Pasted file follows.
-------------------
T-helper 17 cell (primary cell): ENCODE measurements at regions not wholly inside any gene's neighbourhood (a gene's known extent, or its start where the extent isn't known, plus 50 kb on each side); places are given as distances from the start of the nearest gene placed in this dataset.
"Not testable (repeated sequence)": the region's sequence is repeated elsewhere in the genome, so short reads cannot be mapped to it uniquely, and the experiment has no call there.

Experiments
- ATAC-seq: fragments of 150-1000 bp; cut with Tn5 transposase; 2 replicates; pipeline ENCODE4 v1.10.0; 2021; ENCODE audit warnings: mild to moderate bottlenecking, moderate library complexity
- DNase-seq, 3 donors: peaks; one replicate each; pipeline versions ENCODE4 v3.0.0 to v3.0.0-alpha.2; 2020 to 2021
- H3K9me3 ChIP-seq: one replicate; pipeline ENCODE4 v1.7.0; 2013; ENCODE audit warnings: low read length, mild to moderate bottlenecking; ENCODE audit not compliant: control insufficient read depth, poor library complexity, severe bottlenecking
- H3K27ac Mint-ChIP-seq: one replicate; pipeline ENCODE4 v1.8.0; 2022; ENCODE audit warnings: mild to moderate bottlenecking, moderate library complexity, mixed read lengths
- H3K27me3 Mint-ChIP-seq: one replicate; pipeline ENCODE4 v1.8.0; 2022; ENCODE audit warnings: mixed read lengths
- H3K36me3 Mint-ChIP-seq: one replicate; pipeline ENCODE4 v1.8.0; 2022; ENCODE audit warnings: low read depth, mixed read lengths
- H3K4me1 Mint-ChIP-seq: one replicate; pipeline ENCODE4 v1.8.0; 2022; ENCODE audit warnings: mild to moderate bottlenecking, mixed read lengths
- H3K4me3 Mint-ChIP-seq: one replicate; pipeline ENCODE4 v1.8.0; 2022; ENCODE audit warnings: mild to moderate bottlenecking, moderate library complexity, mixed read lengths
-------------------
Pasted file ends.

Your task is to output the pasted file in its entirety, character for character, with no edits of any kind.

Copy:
T-helper 17 cell (primary cell): ENCODE measurements at regions not wholly inside any gene's neighbourhood (a gene's known extent, or its start where the extent isn't known, plus 50 kb on each side); places are given as distances from the start of the nearest gene placed in this dataset.
"Not testable (repeated sequence)": the region's sequence is repeated elsewhere in the genome, so short reads cannot be mapped to it uniquely, and the experiment has no call there.

Experiments
- ATAC-seq: fragments of 150-1000 bp; cut with Tn5 transposase; 2 replicates; pipeline ENCODE4 v1.10.0; 2021; ENCODE audit warnings: mild to moderate bottlenecking, moderate library complexity
- DNase-seq, 3 donors: peaks; one replicate each; pipeline versions ENCODE4 v3.0.0 to v3.0.0-alpha.2; 2020 to 2021
- H3K9me3 ChIP-seq: one replicate; pipeline ENCODE4 v1.7.0; 2013; ENCODE audit warnings: low read length, mild to moderate bottlenecking; ENCODE audit not compliant: control insufficient read depth, poor library complexity, severe bottlenecking
- H3K27ac Mint-ChIP-seq: one replicate; pipeline ENCODE4 v1.8.0; 2022; ENCODE audit warnings: mild to moderate bottlenecking, moderate library complexity, mixed read lengths
- H3K27me3 Mint-ChIP-seq: one replicate; pipeline ENCODE4 v1.8.0; 2022; ENCODE audit warnings: mixed read lengths
- H3K36me3 Mint-ChIP-seq: one replicate; pipeline ENCODE4 v1.8.0; 2022; ENCODE audit warnings: low read depth, mixed read lengths
- H3K4me1 Mint-ChIP-seq: one replicate; pipeline ENCODE4 v1.8.0; 2022; ENCODE audit warnings: mild to moderate bottlenecking, mixed read lengths
- H3K4me3 Mint-ChIP-seq: one replicate; pipeline ENCODE4 v1.8.0; 2022; ENCODE audit warnings: mild to moderate bottlenecking, moderate library complexity, mixed read lengths